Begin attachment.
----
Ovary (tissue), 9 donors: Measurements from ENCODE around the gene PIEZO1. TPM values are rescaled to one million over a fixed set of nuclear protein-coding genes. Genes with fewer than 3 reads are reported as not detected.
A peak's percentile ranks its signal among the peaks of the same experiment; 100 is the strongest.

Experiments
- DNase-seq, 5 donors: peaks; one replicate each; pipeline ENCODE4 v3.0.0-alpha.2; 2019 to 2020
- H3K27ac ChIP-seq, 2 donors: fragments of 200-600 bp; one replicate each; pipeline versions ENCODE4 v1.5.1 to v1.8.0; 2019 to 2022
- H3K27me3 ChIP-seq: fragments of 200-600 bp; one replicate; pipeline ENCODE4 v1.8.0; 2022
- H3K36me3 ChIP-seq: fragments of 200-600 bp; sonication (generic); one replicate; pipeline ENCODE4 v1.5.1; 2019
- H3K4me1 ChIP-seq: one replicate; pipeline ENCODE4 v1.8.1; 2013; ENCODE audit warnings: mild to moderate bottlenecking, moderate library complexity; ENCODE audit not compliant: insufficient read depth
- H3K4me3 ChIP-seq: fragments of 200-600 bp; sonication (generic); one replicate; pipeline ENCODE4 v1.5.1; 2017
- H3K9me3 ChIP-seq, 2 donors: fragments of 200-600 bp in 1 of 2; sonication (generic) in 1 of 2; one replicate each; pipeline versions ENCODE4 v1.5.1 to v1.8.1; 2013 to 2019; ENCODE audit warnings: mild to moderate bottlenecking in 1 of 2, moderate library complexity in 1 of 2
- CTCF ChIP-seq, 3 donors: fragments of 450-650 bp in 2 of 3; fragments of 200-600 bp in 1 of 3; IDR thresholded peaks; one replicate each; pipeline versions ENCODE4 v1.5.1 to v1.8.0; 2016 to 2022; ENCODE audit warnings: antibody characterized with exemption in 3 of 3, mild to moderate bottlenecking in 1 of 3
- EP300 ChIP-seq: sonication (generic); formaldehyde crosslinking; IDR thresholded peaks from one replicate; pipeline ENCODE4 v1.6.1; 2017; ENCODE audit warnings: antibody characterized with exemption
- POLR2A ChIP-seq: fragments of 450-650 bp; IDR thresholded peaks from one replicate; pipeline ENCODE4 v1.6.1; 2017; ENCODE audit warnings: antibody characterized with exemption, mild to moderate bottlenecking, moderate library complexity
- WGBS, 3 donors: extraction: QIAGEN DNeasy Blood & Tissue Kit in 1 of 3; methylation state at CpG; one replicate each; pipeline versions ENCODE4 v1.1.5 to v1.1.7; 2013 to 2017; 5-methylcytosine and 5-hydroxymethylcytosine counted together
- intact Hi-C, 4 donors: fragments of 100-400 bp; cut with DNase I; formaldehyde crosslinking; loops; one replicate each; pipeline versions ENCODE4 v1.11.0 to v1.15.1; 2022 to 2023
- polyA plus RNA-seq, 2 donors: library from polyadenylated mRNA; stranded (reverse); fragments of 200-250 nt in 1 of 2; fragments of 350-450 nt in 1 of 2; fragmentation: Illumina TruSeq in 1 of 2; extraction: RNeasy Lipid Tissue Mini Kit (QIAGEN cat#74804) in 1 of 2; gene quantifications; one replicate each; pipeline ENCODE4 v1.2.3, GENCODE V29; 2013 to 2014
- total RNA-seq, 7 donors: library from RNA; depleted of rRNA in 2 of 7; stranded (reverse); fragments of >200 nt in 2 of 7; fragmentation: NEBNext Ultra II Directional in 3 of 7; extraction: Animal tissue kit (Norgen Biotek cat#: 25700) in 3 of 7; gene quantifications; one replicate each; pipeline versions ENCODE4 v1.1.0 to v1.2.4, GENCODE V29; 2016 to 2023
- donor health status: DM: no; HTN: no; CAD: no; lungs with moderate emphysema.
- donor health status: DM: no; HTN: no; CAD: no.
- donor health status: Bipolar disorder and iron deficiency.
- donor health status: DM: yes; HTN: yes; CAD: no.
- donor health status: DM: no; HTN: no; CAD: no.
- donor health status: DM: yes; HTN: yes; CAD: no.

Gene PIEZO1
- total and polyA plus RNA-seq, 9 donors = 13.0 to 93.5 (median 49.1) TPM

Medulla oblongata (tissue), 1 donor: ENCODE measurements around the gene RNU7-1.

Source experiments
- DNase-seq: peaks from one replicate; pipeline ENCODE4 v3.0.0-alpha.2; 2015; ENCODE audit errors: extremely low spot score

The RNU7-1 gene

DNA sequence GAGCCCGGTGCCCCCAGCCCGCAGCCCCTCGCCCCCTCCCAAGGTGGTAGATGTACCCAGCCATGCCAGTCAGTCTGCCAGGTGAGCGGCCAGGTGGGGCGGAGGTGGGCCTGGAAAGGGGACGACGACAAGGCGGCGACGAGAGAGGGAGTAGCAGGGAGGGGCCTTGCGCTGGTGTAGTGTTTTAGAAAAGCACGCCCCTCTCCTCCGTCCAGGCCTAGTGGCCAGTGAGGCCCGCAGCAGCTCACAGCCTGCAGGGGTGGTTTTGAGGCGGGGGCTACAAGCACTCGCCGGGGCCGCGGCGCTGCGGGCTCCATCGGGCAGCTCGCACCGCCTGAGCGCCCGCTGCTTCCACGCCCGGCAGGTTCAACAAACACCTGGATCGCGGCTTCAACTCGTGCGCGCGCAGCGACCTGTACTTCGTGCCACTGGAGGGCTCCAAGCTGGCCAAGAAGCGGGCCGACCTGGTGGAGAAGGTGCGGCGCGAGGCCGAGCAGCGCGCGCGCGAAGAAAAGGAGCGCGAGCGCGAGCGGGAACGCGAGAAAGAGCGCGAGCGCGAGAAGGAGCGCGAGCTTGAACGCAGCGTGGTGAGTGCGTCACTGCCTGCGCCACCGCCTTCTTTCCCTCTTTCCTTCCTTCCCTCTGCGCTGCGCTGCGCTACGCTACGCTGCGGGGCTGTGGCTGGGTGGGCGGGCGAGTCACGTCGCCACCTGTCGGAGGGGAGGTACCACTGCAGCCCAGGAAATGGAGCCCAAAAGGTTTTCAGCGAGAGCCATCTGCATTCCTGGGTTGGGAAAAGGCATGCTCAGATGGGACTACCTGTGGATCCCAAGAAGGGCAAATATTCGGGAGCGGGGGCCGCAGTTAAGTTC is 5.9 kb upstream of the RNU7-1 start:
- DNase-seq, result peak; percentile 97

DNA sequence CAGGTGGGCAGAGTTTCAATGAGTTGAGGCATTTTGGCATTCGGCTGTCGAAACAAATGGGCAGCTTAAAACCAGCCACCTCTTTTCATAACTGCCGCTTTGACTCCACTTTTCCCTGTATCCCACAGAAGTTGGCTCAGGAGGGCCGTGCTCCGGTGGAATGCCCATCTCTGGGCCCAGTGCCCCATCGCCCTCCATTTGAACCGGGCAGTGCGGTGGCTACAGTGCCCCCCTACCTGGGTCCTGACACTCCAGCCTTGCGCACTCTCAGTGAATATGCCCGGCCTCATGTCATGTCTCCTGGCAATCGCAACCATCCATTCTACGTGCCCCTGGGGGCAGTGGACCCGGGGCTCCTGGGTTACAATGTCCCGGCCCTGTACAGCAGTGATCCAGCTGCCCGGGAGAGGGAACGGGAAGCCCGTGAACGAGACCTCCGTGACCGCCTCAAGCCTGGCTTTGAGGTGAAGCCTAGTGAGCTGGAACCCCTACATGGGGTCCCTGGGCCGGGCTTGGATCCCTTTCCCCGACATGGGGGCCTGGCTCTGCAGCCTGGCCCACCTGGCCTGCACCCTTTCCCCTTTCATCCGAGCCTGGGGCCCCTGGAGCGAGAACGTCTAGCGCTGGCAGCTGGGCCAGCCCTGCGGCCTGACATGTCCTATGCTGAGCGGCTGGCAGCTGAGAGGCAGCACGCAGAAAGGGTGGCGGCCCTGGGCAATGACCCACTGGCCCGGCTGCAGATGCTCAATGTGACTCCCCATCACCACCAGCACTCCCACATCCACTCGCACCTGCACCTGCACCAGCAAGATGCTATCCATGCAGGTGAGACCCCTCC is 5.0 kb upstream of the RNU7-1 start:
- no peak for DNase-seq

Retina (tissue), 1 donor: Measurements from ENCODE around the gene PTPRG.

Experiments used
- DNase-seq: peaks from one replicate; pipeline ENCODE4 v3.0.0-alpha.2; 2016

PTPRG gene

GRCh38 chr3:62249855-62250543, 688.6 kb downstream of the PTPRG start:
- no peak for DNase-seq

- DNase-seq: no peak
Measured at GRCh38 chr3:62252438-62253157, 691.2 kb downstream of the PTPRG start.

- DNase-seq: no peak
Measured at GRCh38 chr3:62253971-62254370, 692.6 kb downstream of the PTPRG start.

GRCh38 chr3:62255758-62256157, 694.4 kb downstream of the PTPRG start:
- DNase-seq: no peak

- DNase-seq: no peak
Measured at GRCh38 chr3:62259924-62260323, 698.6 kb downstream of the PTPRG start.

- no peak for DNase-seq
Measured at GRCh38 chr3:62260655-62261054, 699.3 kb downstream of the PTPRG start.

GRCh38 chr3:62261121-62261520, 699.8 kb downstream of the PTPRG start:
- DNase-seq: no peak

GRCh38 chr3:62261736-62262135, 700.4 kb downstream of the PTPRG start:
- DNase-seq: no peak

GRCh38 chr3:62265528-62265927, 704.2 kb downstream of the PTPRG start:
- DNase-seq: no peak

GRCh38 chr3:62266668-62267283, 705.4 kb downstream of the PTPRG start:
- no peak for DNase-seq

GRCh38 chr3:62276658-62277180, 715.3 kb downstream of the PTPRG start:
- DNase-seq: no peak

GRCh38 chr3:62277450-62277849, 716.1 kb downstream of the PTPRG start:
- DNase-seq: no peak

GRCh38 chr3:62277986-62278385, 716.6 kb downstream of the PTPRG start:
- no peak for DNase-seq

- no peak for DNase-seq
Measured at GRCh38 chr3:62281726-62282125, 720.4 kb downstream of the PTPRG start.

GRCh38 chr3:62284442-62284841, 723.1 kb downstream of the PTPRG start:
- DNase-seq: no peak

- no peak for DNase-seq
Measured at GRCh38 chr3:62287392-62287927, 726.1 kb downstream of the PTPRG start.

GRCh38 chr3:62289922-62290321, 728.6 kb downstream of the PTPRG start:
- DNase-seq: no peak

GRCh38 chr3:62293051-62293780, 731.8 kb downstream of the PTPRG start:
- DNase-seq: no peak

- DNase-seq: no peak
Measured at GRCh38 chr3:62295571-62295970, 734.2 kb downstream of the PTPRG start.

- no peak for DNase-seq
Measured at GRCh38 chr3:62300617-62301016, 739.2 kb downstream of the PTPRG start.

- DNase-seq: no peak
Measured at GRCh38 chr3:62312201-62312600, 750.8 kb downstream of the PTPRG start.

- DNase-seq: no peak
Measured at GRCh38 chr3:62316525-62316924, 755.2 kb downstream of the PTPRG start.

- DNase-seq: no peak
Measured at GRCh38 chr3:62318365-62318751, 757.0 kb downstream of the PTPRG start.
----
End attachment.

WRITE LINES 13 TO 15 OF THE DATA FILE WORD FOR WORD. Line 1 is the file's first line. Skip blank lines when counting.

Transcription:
- POLR2A ChIP-seq: fragments of 450-650 bp; IDR thresholded peaks from one replicate; pipeline ENCODE4 v1.6.1; 2017; ENCODE audit warnings: antibody characterized with exemption, mild to moderate bottlenecking, moderate library complexity
- WGBS, 3 donors: extraction: QIAGEN DNeasy Blood & Tissue Kit in 1 of 3; methylation state at CpG; one replicate each; pipeline versions ENCODE4 v1.1.5 to v1.1.7; 2013 to 2017; 5-methylcytosine and 5-hydroxymethylcytosine counted together
- intact Hi-C, 4 donors: fragments of 100-400 bp; cut with DNase I; formaldehyde crosslinking; loops; one replicate each; pipeline versions ENCODE4 v1.11.0 to v1.15.1; 2022 to 2023